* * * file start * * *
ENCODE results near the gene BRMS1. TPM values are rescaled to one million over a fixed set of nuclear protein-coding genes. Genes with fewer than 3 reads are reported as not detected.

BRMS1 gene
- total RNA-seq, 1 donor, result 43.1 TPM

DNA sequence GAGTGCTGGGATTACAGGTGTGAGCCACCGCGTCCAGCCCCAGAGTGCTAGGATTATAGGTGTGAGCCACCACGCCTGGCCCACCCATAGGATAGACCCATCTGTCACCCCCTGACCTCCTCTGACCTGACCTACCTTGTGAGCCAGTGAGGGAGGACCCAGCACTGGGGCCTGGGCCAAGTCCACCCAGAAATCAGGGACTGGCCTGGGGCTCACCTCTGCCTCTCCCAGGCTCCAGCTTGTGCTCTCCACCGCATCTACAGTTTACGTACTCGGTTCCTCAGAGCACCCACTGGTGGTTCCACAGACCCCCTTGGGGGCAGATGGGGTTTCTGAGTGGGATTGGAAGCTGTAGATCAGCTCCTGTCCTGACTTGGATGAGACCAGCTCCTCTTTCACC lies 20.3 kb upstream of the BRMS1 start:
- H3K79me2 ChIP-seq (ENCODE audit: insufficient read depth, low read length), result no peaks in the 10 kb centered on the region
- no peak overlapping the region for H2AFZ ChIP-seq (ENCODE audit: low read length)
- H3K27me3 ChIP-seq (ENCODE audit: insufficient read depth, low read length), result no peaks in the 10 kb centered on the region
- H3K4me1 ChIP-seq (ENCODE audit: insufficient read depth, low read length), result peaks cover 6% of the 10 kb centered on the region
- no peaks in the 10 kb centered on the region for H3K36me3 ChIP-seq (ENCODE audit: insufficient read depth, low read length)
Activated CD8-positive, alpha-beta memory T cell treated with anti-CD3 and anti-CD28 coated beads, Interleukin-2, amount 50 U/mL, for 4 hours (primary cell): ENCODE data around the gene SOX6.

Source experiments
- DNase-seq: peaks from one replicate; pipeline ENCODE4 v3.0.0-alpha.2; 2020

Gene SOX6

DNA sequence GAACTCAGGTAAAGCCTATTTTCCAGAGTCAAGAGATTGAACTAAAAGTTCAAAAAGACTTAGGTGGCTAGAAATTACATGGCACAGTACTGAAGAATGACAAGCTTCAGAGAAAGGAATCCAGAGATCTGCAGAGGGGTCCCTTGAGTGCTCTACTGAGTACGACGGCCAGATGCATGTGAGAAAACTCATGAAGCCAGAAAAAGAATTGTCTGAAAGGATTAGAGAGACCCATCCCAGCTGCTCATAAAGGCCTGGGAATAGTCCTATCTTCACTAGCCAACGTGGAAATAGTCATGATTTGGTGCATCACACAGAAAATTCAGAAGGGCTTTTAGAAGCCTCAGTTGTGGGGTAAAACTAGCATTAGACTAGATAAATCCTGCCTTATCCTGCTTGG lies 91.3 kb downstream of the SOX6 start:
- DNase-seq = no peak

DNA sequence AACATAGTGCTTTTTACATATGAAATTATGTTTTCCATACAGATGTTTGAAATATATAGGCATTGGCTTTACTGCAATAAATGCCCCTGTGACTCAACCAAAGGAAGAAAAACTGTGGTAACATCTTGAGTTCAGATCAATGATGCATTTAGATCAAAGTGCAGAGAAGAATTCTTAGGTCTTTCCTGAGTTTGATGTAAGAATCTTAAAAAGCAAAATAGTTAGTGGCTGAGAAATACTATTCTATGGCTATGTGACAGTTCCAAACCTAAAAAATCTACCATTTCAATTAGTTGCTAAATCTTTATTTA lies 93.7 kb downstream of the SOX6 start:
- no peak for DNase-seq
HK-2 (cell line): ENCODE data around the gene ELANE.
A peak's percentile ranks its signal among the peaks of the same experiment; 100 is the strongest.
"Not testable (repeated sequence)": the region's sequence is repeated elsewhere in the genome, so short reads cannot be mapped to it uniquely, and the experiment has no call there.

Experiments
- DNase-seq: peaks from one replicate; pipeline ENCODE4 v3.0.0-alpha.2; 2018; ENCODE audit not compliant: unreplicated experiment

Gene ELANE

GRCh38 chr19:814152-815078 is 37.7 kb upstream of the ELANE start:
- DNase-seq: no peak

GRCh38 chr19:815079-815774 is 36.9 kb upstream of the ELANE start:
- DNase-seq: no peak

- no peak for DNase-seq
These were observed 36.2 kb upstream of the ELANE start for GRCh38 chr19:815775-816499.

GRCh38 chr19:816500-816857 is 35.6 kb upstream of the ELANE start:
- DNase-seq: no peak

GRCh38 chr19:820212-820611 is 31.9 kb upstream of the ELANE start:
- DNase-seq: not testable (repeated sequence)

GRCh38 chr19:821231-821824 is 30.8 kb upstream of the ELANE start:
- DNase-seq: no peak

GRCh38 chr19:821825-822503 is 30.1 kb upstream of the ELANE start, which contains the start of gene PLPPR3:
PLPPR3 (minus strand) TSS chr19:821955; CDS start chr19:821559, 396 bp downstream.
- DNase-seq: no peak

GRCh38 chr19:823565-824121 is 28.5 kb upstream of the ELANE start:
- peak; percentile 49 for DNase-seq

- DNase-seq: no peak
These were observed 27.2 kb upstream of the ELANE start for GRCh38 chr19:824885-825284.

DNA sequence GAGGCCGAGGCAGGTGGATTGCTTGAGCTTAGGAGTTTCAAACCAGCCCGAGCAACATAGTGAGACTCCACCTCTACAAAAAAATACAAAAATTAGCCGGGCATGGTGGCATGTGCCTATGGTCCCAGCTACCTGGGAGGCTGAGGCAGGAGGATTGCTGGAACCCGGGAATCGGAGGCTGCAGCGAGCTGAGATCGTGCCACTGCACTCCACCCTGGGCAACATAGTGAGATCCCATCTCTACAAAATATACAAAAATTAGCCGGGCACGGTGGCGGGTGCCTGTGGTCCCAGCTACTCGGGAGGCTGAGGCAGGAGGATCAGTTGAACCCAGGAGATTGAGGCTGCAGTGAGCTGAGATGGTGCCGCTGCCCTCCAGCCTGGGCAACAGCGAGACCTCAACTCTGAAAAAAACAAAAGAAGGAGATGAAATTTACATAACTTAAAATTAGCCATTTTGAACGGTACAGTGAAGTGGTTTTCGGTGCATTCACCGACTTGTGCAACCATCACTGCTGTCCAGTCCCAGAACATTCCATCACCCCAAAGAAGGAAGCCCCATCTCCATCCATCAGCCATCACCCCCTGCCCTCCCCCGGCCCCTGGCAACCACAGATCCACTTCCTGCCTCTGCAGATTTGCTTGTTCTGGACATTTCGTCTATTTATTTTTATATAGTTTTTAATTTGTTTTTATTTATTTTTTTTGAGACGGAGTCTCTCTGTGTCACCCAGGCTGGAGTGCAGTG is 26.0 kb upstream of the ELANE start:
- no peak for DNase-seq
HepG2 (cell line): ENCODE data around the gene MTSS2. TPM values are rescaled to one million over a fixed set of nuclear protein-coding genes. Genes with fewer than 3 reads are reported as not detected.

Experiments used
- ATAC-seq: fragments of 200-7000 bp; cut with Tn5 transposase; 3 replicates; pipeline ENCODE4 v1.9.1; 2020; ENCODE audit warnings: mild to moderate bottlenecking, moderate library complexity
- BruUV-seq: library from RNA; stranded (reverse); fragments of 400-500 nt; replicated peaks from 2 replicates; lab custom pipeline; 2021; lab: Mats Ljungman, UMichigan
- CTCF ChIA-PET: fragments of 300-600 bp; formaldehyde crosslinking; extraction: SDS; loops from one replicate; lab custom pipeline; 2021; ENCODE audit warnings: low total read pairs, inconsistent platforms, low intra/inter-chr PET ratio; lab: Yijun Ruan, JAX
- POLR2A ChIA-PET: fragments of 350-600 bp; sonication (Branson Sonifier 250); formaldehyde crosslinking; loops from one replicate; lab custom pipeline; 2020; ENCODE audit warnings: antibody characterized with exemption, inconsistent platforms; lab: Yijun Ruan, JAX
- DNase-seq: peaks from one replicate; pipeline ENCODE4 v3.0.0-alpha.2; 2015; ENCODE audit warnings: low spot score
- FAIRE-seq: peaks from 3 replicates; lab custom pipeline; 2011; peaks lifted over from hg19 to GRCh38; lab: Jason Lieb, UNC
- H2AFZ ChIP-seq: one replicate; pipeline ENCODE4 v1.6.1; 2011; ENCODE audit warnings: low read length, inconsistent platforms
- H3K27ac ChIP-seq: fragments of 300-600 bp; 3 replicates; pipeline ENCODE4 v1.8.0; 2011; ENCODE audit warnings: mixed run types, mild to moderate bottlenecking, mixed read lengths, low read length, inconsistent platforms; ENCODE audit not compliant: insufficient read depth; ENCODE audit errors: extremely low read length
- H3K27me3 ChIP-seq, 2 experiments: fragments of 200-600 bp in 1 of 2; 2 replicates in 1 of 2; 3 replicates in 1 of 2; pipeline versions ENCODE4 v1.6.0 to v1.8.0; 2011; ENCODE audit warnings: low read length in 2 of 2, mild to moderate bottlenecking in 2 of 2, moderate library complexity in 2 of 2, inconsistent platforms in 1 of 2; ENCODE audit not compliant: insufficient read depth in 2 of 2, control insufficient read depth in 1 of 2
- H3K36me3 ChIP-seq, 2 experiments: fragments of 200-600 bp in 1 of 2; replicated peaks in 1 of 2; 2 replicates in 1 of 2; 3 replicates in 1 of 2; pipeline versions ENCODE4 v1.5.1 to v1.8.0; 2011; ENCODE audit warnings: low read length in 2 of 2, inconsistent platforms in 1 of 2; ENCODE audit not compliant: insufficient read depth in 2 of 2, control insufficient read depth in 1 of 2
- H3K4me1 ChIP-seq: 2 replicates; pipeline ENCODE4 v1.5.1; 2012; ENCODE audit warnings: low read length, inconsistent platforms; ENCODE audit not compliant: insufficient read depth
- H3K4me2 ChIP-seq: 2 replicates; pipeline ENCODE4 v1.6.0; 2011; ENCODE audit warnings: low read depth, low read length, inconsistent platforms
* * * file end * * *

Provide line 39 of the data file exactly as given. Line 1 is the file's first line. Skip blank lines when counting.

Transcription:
GRCh38 chr19:823565-824121 is 28.5 kb upstream of the ELANE start: